Not Fisher.

“A patience level is good with the appropriate things,” Fisher said. “I’m not going to be patient with a lack of effort or lack of intensity or guys not being committed to the team. But I’ll be patient with the process we’re going through. We’re just getting that started. I’m not on a combustible level because we’re struggling right now. Everything has a purpose. We’ll look back on this and know there were certain things we had to endure.”

Scott believes that will happen, gushing that Fisher’s toughness and intelligence as an unproven Lakers rookie will eventually translate into the coaching realm. Fisher cemented a legacy in his 18-year NBA career, the majority with the Lakers, that entailed hitting clutch shots, providing hustle plays and exerting locker room leadership. But this marks Fisher’s first NBA head-coaching stint and he had no previous coaching experience at any level elsewhere.

“I knew whatever Fish wanted to do, he’d be able to do it,” Scott said. “Whether it’s coaching, front office, whatever he wanted to do when basketball was over and his playing days were over, I knew he would accomplish that.”

Scott then shared tales about Fisher’s unyielding practice intensity with him and fellow rookie Kobe Bryant.

“I witnessed them going at each other, but never to the point where it almost got to blows,” Scott said. But if you ask Kobe, he respects Derek as much as he respects anybody because of the fact they’re so much alike.”

So much alike that Scott maintained that the Lakers’ second unit that featured himself, Fisher and Bryant usually won in pickup games against the Lakers’ starters that included the likes of Shaquille O’Neal, Nick Van Exel and Eddie Jones.

“All I can remember was Nick and Eddie saying, ‘Why don’t you guys take it easy today?’” Scott said laughing. “They were always getting after them, and a lot of that was D-Fish and Kobe. I know when we started the game, they’d be beating us like six or eight points because we had nobody for Shaq. As soon as he went out, we destroyed them.”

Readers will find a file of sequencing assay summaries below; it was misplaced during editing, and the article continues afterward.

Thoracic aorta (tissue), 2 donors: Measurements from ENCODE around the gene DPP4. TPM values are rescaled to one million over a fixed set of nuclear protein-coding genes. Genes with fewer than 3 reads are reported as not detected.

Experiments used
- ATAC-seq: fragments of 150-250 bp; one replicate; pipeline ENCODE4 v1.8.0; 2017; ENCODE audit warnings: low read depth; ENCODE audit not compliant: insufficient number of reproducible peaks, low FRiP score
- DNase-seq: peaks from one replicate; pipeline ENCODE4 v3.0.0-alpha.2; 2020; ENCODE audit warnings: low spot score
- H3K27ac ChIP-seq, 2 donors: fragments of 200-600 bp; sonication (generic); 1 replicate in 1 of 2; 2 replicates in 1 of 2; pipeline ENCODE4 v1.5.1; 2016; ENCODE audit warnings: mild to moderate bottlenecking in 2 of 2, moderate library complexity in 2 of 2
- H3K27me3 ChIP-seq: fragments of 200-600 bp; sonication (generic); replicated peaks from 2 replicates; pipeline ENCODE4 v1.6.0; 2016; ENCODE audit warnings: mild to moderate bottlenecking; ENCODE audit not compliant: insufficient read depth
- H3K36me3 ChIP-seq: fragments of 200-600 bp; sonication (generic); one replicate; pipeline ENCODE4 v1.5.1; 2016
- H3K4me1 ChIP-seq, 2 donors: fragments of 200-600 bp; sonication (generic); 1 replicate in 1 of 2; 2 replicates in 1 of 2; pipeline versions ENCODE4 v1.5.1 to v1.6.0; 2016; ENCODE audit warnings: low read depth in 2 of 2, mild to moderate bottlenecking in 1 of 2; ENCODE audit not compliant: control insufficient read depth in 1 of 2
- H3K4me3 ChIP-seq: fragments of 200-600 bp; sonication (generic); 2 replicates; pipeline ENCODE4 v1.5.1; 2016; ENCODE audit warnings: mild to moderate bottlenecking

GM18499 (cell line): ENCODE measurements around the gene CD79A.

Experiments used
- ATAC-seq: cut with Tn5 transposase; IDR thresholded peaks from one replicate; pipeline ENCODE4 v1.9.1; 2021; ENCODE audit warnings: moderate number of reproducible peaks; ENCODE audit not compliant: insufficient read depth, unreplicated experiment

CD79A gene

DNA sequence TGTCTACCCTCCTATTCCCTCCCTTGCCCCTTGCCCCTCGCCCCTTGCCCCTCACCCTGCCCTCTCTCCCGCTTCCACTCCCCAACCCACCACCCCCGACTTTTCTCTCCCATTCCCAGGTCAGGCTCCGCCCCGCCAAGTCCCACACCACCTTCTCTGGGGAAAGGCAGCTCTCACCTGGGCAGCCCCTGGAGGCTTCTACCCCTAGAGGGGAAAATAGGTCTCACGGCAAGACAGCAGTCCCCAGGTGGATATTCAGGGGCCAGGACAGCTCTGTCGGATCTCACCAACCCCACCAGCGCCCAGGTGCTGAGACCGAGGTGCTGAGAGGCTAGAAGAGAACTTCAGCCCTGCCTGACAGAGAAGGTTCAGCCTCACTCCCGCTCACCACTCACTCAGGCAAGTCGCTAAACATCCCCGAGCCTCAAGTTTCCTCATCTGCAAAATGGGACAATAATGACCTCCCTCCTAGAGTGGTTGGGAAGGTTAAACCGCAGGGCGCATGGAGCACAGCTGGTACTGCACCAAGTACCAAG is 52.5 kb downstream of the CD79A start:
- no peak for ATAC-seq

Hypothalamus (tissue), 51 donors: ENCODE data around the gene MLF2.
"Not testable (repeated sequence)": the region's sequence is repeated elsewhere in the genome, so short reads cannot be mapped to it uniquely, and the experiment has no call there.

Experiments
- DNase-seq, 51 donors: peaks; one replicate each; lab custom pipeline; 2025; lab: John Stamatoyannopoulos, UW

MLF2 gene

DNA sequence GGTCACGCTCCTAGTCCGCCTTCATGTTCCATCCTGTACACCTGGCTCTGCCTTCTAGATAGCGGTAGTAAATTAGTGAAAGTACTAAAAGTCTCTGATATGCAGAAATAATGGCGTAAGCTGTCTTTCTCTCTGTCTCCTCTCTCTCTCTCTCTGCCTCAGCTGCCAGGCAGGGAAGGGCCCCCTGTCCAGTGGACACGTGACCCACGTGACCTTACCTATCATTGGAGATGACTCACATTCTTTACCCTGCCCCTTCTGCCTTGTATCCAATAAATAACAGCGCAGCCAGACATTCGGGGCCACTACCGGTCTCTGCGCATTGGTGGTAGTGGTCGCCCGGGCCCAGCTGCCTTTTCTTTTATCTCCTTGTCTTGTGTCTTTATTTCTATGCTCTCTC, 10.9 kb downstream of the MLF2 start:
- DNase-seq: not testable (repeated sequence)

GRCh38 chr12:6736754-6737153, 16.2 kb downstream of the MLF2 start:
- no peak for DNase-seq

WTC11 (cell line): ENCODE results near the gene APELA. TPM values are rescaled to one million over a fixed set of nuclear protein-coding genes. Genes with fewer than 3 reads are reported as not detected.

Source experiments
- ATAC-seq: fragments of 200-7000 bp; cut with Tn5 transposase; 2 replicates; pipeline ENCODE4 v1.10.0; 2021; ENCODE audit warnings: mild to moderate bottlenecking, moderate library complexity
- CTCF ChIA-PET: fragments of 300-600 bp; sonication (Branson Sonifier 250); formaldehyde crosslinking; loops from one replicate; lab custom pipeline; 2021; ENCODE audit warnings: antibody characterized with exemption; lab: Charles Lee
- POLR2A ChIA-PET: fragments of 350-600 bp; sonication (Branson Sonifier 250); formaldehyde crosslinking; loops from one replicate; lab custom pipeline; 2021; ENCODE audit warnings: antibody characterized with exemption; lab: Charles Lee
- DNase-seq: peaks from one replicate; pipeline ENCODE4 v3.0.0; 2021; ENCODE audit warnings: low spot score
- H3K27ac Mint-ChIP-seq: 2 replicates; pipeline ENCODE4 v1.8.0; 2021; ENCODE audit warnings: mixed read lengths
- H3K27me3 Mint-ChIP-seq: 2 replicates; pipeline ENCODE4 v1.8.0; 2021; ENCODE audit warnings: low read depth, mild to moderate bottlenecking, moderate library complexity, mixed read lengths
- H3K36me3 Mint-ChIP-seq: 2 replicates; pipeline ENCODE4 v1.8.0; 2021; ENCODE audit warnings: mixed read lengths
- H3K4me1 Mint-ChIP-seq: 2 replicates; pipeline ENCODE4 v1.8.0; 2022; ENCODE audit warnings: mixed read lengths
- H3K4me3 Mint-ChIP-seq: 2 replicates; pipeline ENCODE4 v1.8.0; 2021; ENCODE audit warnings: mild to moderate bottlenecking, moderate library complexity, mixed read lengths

If only turning around the Knicks could be as instantaneous.

“I don’t know if you can put a timeline on building something successful and sustainable,” Fisher said. “We live in a society where things are more instant now than they used to be. But becoming great is not an overnight thing. I don’t know if we can somehow get to next season and say we’re supposed to win a championship. We’re at the very bottom and at the ground level here in the type of work we need to do to turn this thing around. We have to continue to evaluate everything that we’re doing as an organization to make sure those things are a priority as well.”

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Follow L.A. Daily News Lakers beat writer Mark Medina on Twitter and on Facebook. E-mail him at mark.medina@langnews.com

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Lakers’ Jeremy Lin, Wesley Johnson, Jabari Brown available tonight vs. New York

Lakers#17 Jeremy Lin shoots, but can not hit a 3-pointer against Nuggets#3 Ty Lawson and Nuggets#00 Darrell Arthur in the 4th quarter. The Denver Nuggets defeated the Los Angeles Lakers 106-96 at Staples Center in Los Angeles, CA February 10, 2015.  (Photos by John McCoy / Los Angeles Daily News)

Lakers#17 Jeremy Lin shoots, but can not hit a 3-pointer against Nuggets#3 Ty Lawson and Nuggets#00 Darrell Arthur in the 4th quarter. The Denver Nuggets defeated the Los Angeles Lakers 106-96 at Staples Center in Los Angeles, CA February 10, 2015. (Photos by John McCoy / Los Angeles Daily News)

Lakers guard Jeremy Lin and forward Wesley Johnson will play in Thursday’s game against the New York Knicks (12-51) at Staples Center despite missing Wednesday’s practice because of different injuries.

But the ailments to Lin (thigh contusion) and Johnson (calf) healed enough to go through Thursday’s morning shootaround.

“I didn’t say any ill affects from yesterday,” Lakers coach Byron Scott said. “So I think they’re both fine.”

The Lakers (16-47) will feature Jordan Clarkson (point guard), Wayne Ellington (shooting guard), Johnson (small forward), Jordan Hill (power forward) and Tarik Black (center) as starters, a unit that has started the past two games. But Scott will likely add one wrinkle.

Scott said there is a “pretty good chance” guard Jabari Brown will make his first appearance since the Lakers signed him to a 10-day contract on Tuesday. Brown played for the Lakers’ Development League affiliate, the D-Fenders, and led the league in scoring (24.4 points per game). Brown will likely have “spot minutes” to give the Lakers’ backcourt some rest, including Clarkson, Lin and Ellington.

“If I can alleviate the minutes from each one of those guys, and that’s probably 15 minutes for Jabari, that will keep them that much fresher,” Scott said.

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Follow L.A. Daily News Lakers beat writer Mark Medina on Twitter and on Facebook. E-mail him at mark.medina@langnews.com